Every year, my husband and I try to take a nice vacation. We’re both big proponents of going somewhere we’ve never been before. We’re traveled to the Grand Canyon, Hawaii, and all over Italy and the Grecian islands. Last year, the original plan was to visit Australia – until he threw in the wild card: Africa. As a lover of animals, going on a safari had long been on his bucket list. This spring, we made it happen. I like a good adventure, but nothing could have prepared me for the amazing experience we would have.
If you’ve ever thought about going on a safari, I highly recommend it. It’s the only way you’ll ever be able to experience these wild animals, some of whom may become extinct in our lifetime, in their natural environment. Here are a few Do’s and Don’t’s to keep in mind when planning your trip:
1. Call The Shots
DO: Research the countries you’d like to visit and get the appropriate vaccinations. We were vaccinated for Yellow Fever, as well as took pills for Typhoid Fever in advance and Malaria while we were there.
DON’T: Freak out about ebola.They’ve contained the disease and countries are taking precautions to make sure it stays that way. The continent has already experienced a dip in tourism due to the epidemic. We visited Botswana, Zambia and South Africa, which were not affected.
2. You’re Not At The Zoo Anymore, Dorothy.
DO: Remember whose house you’re in – the animals’! You’re just their guest. Relax, take tons of pics and ask lots of questions. Your driver and tracker will be incredibly knowledgeable about the area and its wildlife. Take advantage of that!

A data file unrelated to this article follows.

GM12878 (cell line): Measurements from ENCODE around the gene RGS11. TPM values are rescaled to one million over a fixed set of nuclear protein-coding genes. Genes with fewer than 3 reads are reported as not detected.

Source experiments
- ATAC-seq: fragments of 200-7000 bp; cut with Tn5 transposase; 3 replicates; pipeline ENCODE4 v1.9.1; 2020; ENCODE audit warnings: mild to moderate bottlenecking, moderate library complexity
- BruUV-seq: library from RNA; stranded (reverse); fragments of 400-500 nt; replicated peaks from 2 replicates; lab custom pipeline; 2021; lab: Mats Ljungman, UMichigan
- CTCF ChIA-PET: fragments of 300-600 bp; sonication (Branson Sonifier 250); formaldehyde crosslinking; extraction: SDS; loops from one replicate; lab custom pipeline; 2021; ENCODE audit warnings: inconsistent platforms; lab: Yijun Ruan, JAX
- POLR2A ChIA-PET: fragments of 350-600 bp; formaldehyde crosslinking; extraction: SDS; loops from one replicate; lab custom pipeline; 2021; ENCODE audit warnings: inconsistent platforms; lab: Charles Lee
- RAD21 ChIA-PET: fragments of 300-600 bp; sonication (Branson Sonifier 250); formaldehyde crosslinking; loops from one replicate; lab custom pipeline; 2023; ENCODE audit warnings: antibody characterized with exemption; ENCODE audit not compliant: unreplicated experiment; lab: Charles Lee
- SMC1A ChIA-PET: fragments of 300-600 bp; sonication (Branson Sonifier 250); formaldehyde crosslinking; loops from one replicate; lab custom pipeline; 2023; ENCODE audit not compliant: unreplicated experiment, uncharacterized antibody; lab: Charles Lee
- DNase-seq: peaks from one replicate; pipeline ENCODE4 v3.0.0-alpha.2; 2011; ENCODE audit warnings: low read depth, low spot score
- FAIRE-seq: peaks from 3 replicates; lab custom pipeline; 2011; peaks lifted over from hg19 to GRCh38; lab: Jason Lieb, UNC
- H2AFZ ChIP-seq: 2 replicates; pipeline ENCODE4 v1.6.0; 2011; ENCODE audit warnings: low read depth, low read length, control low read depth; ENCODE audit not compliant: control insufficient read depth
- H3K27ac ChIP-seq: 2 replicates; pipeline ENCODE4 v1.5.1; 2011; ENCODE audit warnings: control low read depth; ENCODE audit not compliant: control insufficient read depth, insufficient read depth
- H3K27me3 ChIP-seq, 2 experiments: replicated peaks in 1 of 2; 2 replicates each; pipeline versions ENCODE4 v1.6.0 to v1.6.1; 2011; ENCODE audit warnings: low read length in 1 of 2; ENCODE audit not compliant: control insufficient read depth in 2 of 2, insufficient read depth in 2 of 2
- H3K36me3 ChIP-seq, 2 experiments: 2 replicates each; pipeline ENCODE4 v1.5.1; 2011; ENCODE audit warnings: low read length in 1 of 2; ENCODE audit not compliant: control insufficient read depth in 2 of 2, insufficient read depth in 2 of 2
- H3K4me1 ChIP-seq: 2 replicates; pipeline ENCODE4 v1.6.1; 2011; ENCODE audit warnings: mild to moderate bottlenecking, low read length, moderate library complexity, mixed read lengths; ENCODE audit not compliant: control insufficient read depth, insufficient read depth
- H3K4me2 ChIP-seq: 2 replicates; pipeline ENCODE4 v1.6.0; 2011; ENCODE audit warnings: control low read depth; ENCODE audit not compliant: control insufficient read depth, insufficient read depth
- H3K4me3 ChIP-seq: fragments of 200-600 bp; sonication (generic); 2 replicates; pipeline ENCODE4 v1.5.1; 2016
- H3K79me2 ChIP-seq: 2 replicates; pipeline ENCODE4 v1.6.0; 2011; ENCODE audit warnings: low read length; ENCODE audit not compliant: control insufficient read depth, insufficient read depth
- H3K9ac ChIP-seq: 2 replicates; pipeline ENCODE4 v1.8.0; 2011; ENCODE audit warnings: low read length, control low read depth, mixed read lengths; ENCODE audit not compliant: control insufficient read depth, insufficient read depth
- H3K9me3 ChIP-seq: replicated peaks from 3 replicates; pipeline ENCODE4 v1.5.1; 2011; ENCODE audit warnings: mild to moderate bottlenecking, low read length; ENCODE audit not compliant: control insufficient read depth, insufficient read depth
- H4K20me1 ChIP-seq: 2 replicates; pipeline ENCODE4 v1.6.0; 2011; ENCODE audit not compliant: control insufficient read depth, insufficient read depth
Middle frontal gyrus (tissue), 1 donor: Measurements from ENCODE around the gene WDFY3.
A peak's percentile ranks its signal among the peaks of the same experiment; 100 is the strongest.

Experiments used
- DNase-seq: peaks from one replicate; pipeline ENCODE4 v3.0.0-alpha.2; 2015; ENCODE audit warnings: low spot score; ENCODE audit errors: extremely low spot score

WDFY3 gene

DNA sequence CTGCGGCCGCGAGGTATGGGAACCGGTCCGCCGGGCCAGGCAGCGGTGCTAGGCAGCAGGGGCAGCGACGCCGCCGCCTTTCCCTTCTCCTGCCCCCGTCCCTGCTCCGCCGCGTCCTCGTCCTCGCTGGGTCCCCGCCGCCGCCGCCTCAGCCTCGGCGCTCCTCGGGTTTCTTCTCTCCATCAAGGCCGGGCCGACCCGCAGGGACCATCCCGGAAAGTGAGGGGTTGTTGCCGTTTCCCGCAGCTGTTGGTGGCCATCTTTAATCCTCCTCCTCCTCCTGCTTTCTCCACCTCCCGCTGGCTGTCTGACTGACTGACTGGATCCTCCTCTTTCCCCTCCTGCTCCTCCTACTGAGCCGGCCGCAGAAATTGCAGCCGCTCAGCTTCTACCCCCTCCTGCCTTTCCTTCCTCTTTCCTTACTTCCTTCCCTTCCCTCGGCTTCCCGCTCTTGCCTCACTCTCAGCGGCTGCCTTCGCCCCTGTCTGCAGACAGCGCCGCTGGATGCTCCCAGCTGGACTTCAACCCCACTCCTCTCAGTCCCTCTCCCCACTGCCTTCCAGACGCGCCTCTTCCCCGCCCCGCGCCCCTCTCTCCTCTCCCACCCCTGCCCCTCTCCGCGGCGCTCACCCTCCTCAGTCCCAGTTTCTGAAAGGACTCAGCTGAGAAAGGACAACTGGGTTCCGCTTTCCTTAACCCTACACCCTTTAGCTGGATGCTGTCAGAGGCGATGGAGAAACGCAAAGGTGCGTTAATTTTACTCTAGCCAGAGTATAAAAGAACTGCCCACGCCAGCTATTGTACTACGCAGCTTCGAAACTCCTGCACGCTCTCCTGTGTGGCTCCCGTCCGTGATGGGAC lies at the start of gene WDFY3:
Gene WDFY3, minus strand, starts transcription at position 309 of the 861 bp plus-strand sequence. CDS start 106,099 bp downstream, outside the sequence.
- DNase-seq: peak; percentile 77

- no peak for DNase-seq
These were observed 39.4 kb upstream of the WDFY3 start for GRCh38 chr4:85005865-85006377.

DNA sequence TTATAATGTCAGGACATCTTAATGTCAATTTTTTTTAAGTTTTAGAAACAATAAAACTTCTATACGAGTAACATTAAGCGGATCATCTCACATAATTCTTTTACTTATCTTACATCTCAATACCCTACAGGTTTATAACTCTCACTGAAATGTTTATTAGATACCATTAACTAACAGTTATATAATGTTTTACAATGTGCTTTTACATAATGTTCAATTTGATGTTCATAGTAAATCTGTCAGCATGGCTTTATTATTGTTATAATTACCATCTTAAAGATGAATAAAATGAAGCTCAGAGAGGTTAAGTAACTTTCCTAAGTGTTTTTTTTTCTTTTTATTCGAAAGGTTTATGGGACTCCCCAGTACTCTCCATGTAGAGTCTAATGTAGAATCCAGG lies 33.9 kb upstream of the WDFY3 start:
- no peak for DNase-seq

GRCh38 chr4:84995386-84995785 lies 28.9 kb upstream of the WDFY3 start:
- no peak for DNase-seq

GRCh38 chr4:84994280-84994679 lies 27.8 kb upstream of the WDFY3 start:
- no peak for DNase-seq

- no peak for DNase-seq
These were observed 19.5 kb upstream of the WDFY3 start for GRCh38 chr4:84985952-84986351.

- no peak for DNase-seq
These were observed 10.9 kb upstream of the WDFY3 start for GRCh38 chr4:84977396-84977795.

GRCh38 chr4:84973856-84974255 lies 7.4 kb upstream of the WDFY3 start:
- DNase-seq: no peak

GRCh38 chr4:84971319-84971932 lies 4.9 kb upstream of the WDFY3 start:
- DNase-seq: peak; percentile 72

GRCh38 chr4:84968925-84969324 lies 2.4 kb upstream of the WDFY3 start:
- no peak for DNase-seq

DON’T: Stand up in the Jeep, get out of the Jeep or try to pet the animals, no matter how close you get (and you will get closer than you ever dreamed possible)!
DO: Expect to see Africa’s Big 5 (the 5 most dangerous animals to hunt): Cape buffalo, lions, leopard, white rhinos and elephants. You’re also likely to spot zebras, giraffes, warthogs, monkeys, baboons, vultures, nyalas, impalas, wildebeests and hippos – to name a few.
DON’T: Assume that you’ll see them all in one day. Plan to spend at least 3-4 nights at each camp. You’ll go on two game drives a day, which is plenty of time to see everything you want.
3. Khaki Is Cool.
DO: Pack lots of clothes in earth tones: khaki, brown, grey. You can sneak in some light shades of blue and green. Insect repellant and sunscreen are also musts. And I recommend bringing a pair of sneakers and hiking shoes.
DON’T: Wear bright colors. Camo prints and white are also discouraged. You want to blend in to your surroundings – not stand out!
4. Less Is More.
DO: Pack lightly. Invest in a durable duffel bag without wheels. It needs to be soft and malleable. Most camps include laundry in your amenities, so don’t worry about running out of clean clothes.
DON’T: Bring a giant square suitcase stuffed to the brim. The planes that travel from the airport to the camps are small (like puddle-jumpers). They can’t accommodate stiff, boxy luggage.
5. Rise And Shine!
DO: Be prepared to start your day with a 5:30 a.m. wake-up call. We went to Africa at the end of March, which is considered fall. But by 11 a.m. it was hot, hot, hot! Breakfast is at 6 a.m.; the first game drive leaves at 6:30 a.m. Upon your return to camp around 11 a.m., you’ll be served brunch. Then you have the entire afternoon free to relax, nap, etc. High tea is served at 4 p.m., and the second game drive leaves at 4:30 p.m. You’ll return around 7:30 p.m. – just in time for dinner.
DON’T: Be afraid of the word ‘camp.’ In some ways, this was the most luxurious vacation we’ve ever taken. There are varying degrees of ‘roughing it’ depending on where you stay. Definitely use a travel agent to coordinate your transportation and lodging.
What do you think? Would you like to go on a safari?